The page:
This is a super short writeup following my previous post . My last sentence was a kind of provocation because I already knew that there were at least 2 “bypasses” for CVE-2020-1317.
I did not submit them because I totally disagree with recent MSRC changes in their policies, so when I discovered that they were fixed with latest security updates I decided to share my findings.
So here we are, this is the first one (next to come hopefully soon). I won’t dig too much in details. Let’s start from Group Policy caching again. This “feature” is enabled by default but can be turned off and in Windows Servers it’s disabled by default.
When GP Caching is disabled a new privilege escalation is possible (more on this later). If certain policies are configured, the file “ntuser.pol” is written in c:\programdata\microsoft\grouppolicy\users\<sid>.
The domain user has Full Control (!) over this directory and on ntuser.pol too. The file has hidden and system attributes but we can of course remove them..
Let’s see what happens with procmon..
This is interesting!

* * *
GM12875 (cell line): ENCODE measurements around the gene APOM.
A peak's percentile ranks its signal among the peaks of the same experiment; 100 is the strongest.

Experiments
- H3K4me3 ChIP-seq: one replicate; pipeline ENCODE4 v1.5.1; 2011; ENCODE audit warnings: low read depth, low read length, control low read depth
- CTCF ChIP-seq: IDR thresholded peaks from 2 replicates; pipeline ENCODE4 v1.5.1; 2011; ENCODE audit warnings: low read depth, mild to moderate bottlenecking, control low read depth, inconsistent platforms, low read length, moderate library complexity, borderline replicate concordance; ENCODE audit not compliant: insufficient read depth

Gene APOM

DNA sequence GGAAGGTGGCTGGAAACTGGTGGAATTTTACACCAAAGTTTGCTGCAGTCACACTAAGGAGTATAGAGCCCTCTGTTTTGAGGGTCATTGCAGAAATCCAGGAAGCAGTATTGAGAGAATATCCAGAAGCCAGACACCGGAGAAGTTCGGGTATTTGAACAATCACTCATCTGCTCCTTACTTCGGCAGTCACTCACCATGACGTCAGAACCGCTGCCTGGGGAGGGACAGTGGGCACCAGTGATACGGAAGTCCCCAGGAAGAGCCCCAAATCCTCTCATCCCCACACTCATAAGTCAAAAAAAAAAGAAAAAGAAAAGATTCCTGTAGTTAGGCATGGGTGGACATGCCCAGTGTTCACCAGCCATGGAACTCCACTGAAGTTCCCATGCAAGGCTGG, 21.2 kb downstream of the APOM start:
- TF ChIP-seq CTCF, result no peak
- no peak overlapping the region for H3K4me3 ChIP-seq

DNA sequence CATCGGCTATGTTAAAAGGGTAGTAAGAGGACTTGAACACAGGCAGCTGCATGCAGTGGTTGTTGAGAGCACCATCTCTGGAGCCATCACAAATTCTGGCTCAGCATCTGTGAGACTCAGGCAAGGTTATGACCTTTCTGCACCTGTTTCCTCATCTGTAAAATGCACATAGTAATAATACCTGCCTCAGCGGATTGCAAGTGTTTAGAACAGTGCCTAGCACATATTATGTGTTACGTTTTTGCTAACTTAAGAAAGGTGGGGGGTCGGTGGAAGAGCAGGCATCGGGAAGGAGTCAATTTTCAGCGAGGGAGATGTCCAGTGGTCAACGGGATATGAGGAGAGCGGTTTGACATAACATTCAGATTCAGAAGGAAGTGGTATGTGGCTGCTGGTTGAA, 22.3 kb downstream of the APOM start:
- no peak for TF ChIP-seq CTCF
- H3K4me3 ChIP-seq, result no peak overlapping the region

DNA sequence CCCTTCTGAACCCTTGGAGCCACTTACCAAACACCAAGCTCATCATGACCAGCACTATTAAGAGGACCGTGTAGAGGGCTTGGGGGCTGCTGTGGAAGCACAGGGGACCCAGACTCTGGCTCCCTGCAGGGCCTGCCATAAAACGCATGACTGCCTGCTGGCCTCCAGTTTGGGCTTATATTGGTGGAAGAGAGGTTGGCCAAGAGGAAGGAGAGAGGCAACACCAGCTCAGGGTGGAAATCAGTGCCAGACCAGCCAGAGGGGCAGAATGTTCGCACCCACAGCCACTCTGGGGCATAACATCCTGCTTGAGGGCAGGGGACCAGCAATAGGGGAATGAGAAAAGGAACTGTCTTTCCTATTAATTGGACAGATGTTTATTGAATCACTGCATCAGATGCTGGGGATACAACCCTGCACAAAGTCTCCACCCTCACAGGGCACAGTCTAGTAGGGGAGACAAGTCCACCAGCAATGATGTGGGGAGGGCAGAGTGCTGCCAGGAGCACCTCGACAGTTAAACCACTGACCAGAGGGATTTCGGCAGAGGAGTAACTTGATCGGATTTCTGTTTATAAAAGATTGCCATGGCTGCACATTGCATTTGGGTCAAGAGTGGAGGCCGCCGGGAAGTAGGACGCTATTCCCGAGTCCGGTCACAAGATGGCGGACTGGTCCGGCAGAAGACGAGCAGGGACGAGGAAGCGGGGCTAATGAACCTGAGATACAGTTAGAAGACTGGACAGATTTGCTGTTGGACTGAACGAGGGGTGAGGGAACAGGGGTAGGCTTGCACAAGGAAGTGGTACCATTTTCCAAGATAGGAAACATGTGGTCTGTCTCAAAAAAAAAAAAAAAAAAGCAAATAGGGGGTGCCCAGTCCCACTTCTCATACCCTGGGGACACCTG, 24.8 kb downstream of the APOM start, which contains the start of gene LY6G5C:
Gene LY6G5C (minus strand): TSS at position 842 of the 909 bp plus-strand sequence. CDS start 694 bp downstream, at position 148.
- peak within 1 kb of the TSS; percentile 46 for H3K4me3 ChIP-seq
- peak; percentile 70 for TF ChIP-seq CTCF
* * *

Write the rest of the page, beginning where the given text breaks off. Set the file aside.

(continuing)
The file ntuser.pol is renamed to tempntuser.pol by the group policy service running as SYSTEM. Got it? At the end “tempntuser.pol” is deleted:
So we can obviously perform an “arbitrary delete” by abusing our so loved symlinks via “\RPC Control” but the rename operation can permit us to write a file (with filename and contents under our control) with SYSTEM privileges and that’s a real EoP! We also need to inhibit the file deletion, otherwise our file won’t exist any more at the end of the process.
The procedure is rather simple, I think that this simple batch file is more than sufficient 🙂
“test.dll” is our “source” file that we will put in a directory where we have full control, because during move operations, the file maintains his source ACL
The “poc.exe” simply waits until the file is created in our target directory and then places an oplock in order to prevent the deletion (which will fail because of sharing violations)
And at the very end we have our file written in System32 with full control over it!!
But why do we have full control under the <SID> directory? Well, what I observed is that when group policy caching is enabled, a “Datastore” sub-directory is created and correct permissions are then set.. (see also my previous post)
That’s all 😉